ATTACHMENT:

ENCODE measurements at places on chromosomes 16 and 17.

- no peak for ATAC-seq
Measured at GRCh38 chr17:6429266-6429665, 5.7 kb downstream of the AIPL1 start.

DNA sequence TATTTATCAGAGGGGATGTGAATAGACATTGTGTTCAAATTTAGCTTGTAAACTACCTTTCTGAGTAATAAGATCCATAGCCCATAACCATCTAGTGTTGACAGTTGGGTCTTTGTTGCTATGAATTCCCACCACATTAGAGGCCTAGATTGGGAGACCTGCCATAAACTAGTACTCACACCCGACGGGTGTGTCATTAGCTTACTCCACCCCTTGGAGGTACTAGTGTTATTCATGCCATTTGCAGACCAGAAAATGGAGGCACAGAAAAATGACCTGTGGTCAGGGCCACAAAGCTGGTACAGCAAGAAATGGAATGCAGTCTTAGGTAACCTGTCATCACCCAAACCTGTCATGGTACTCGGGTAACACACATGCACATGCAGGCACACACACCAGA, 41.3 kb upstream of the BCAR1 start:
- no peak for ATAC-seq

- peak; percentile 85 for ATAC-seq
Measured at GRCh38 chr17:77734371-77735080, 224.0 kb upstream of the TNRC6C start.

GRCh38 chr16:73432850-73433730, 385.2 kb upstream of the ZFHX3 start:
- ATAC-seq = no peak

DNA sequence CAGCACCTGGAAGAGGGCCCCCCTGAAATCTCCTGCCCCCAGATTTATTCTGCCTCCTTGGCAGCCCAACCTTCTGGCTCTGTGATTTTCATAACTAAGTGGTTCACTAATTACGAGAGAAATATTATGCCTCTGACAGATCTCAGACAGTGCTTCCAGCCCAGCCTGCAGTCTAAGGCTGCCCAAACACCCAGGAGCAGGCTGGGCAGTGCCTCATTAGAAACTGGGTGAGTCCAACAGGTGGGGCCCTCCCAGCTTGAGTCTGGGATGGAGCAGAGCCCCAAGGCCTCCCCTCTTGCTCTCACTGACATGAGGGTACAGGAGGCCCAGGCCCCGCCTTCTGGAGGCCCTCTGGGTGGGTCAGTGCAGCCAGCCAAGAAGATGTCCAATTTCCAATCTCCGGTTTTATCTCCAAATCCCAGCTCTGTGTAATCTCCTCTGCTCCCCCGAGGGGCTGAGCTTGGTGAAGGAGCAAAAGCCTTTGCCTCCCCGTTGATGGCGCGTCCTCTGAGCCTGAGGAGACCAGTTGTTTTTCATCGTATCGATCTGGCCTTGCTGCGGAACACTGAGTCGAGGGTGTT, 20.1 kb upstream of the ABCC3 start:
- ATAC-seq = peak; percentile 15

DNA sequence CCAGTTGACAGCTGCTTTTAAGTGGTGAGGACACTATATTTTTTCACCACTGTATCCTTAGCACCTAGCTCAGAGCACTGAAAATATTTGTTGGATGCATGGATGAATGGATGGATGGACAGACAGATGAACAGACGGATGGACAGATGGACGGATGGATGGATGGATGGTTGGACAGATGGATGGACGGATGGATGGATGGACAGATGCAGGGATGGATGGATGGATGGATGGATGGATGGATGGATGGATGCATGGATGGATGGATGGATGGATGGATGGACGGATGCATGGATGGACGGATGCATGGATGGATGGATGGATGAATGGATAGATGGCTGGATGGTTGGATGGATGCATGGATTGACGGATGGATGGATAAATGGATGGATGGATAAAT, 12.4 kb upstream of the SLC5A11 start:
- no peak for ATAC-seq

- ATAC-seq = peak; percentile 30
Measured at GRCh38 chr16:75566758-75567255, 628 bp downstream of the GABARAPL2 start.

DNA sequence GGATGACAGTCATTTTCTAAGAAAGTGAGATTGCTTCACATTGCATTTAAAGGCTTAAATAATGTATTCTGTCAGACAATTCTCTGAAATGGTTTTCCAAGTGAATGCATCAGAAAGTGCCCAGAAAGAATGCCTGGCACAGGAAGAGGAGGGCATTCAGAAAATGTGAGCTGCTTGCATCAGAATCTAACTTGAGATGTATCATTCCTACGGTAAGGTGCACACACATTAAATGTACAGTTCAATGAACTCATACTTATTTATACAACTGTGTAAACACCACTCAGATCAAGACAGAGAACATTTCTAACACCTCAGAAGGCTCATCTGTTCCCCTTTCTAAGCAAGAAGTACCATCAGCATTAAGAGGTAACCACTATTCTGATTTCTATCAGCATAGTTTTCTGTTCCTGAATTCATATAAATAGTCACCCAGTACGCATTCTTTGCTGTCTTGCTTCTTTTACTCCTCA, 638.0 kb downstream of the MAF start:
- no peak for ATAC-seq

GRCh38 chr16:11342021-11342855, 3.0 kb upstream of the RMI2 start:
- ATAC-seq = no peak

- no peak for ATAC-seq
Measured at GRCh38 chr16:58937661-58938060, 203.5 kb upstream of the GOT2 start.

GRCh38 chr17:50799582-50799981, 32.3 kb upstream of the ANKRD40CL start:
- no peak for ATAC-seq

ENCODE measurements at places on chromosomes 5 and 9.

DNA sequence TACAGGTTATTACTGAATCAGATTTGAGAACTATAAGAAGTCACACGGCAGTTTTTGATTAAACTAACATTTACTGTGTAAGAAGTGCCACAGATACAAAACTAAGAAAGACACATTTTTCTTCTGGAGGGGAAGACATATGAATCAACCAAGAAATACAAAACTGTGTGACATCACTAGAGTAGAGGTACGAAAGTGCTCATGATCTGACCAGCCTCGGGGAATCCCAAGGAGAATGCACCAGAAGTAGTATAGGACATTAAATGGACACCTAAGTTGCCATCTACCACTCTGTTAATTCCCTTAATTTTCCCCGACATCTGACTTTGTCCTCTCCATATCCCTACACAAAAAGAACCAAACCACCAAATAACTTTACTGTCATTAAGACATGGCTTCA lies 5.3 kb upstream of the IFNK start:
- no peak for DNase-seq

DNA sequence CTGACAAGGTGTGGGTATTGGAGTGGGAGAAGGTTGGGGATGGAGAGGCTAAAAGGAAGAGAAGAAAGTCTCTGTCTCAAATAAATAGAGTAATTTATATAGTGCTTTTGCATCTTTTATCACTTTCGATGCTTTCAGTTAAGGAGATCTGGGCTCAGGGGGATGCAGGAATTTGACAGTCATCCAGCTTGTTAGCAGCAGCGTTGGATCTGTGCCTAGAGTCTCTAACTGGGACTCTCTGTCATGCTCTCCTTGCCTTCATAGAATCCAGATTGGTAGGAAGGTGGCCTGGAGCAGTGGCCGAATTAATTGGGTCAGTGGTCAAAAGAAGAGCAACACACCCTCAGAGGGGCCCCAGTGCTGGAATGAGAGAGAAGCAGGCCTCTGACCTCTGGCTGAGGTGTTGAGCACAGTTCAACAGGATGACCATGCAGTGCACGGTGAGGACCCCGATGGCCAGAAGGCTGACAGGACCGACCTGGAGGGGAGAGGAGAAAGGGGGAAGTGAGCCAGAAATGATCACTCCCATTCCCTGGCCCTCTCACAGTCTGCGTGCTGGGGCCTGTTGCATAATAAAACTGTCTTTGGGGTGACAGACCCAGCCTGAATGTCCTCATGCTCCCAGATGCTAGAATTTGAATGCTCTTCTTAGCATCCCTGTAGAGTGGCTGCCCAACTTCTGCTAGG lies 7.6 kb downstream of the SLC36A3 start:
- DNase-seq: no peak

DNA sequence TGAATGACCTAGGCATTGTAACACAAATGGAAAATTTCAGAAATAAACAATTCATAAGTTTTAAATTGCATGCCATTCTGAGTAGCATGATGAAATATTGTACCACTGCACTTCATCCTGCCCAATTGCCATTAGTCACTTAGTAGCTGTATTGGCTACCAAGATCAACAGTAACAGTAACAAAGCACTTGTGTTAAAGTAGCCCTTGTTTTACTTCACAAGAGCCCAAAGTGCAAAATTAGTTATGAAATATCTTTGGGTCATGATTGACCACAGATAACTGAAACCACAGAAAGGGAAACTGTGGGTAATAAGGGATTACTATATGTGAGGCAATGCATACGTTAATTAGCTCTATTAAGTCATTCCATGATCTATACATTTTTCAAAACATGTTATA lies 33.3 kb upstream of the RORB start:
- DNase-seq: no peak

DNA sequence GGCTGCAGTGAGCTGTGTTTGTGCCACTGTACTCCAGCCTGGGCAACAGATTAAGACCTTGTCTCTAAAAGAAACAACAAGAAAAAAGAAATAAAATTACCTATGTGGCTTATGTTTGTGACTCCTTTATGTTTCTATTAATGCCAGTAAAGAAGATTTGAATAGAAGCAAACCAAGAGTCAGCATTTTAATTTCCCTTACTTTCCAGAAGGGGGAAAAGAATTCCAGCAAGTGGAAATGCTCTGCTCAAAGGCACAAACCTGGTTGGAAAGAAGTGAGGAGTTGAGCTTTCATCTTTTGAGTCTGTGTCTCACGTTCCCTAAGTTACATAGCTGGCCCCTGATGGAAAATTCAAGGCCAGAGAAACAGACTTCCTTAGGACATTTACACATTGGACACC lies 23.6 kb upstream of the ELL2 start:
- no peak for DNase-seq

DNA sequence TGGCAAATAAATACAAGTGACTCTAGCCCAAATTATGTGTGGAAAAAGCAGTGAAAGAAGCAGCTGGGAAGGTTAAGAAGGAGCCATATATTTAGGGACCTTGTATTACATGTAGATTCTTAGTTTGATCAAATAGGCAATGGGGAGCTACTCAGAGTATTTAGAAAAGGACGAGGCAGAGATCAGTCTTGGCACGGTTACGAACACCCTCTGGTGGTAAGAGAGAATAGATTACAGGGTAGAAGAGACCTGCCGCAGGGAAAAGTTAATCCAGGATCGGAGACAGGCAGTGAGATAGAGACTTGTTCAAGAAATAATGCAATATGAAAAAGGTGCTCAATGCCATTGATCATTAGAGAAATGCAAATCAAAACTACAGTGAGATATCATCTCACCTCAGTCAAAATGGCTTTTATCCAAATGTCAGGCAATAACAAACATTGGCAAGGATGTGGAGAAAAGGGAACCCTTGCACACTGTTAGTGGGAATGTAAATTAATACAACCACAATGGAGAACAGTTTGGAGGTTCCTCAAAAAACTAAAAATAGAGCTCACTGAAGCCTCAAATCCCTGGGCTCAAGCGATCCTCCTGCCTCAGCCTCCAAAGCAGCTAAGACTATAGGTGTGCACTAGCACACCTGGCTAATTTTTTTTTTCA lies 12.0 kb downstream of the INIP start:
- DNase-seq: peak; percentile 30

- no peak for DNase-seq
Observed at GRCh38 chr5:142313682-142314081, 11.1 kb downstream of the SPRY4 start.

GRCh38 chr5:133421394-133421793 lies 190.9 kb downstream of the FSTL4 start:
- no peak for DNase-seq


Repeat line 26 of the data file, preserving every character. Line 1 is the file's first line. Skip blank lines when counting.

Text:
- no peak for DNase-seq